The brains behind retail revolution

More than 5 billion bar codes are scanned in shops worldwide every day

Alan Haberman, who died on June 12 aged 81, was largely responsible for standardizing the bar code’s design and introducing it into the world’s supermarkets, a development that has revolutionized retailing and countless other activities.

Bar codes, also known as universal price codes, were invented in 1949 by Norman Woodland and Bernard Silver, who had the idea of vertically extending the dots and dashes of Morse code and using it to encode product data. They secured a patent in 1952, but because scanning technology was in its infancy, their invention went largely unused.

Over the next 20 years, some manufacturers and retailers introduced their own product coding systems, but there was no standardization and, as a result, grocery manufacturers such as Kellogg’s and General Mills feared that they would be forced to produce different packaging for each supermarket chain.

In the early 1970s Haberman, who was executive vice-president of First National Stores in Boston, convened a committee to choose a standard symbol that could be used across America. By this time the original patent had lapsed, and the committee examined submissions from several companies including colourcoded, dots and dashes and bull’s-eye designs. Although many technology experts favoured the “bull’s eye,” which could be easily read by a scanner, Haberman came out firmly in favour of cheaper black-and-white vertical bars, created by George Laurer of IBM.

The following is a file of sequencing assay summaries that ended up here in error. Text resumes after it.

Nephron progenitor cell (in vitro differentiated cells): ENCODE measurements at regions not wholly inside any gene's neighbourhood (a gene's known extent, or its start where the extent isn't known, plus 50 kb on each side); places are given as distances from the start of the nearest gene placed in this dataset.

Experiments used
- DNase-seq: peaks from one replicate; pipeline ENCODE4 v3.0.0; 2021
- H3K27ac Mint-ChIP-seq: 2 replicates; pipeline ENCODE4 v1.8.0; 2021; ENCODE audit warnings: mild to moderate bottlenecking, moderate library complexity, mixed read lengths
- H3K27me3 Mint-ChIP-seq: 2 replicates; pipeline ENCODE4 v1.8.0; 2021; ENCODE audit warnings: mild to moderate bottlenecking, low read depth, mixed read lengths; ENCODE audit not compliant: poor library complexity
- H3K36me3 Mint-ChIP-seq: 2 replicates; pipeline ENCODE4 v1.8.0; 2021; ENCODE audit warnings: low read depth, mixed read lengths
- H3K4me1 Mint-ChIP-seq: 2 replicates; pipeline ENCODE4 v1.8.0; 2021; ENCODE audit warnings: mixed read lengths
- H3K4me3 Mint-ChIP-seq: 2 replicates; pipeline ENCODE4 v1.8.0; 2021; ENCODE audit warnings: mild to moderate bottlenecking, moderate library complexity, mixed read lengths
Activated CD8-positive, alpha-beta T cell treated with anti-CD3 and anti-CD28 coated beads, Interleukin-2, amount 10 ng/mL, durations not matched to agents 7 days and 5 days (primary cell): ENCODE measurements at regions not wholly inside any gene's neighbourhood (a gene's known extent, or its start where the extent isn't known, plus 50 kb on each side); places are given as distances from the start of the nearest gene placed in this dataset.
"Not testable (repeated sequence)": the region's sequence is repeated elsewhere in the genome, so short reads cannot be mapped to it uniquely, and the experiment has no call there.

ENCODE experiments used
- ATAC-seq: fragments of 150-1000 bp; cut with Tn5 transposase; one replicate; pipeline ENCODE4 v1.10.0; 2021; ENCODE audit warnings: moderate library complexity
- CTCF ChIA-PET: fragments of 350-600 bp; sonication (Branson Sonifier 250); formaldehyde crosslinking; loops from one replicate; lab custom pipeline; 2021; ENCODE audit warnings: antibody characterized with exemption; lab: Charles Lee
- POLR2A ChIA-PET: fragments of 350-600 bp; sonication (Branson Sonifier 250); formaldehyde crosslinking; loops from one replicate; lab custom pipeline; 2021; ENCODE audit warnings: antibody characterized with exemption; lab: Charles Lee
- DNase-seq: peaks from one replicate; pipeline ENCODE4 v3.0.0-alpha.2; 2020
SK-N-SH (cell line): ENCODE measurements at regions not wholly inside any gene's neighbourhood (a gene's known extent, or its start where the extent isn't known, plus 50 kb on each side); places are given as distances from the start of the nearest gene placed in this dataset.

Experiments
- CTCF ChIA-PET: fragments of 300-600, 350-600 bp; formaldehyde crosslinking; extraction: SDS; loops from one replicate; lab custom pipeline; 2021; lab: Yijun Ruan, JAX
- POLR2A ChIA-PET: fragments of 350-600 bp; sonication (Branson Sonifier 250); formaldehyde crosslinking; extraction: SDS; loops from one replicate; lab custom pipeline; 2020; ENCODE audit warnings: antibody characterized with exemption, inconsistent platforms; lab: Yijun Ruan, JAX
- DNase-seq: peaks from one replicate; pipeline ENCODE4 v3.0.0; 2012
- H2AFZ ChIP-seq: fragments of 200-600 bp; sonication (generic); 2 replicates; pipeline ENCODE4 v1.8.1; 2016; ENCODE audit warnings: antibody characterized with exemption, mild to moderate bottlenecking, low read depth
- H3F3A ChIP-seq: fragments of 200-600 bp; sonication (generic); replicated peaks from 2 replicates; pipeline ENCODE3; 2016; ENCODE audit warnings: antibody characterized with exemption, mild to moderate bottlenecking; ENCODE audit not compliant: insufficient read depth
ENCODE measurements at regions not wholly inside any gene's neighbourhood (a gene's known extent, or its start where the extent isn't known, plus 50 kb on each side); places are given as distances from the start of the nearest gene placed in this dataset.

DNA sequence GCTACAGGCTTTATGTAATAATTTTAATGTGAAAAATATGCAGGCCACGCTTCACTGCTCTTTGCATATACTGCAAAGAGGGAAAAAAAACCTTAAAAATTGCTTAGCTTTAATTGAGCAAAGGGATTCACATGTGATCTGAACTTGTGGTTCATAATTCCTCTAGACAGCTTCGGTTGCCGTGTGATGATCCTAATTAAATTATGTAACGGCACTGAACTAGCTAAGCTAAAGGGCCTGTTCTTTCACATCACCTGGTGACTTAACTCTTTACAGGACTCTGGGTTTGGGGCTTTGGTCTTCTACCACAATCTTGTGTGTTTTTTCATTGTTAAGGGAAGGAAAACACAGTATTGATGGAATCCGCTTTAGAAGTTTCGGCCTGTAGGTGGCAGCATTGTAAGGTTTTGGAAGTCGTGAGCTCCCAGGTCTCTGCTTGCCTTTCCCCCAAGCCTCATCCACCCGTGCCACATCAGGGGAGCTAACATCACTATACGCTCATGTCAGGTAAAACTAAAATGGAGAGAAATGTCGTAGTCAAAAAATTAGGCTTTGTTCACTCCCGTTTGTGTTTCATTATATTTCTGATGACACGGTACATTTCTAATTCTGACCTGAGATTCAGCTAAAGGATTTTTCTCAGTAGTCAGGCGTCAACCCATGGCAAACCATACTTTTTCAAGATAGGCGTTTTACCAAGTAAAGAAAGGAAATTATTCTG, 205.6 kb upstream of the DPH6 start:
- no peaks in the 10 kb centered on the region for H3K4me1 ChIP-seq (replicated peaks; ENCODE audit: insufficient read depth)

On June 26, 1974 a supermarket cashier in Troy, Ohio, became the first person to swipe a bar code (on a 67-cent pack of Wrigley’s chewing gum) across a scanner, but the new system took some time to catch on. Early scanners cost $10,000 and tended to be unreliable; in 1976 Business Week ran an article with the headline “The Supermarket Scanner That Failed.” By the early 1980s, despite Haberman’s best efforts, fewer than 30 per cent of supermarkets in America were using his universal price code design. The breakthrough came when the “pile-’em-high-sell-’em-cheap” retailers got in on the act. In 1984 Walmart, Kmart and Bullocks decided to introduce the bar code and other chains soon followed suit. As the system developed, it enabled retailers to keep track of inventory with unparalleled accuracy, making possible the introduction of “just-in-time” ordering, minimizing the need for storage and waste, and providing a huge range of sales data which allowed greater responsiveness to customer demands.

Despite resistance from conspiracy theorists, who considered bar codes to be intrusive surveillance technology, and from some Christians who thought the codes hid the number 666, more than five billion of the codes are now scanned in shops worldwide every day; the technology has yielded savings running into the trillions of dollars.

Bar codes have also spread into many other fields, from allowing airlines to locate lost luggage to helping beekeepers to monitor the movements of honeybees, via tiny bar codes attached to their backs.

Haberman compared the development of the bar code with the Biblical story of creation: “Go back to Genesis,” he advised an interviewer in 2004. “God says I will call the night ‘night,’ I will call the heavens ‘heaven’. Naming was important. Then the Tower of Babel came along and messed everything up. In effect, the (bar code) has put everything back into one language, a kind of Esperanto, that works for everyone.”

Alan Lloyd Haberman was born in Worcester, Mass., on July 27, 1929. After taking a degree in American History and Literature at Harvard, he took an MBA from Harvard Business School. He worked briefly on Wall Street before joining Hills Supermarkets as executive vice-president.

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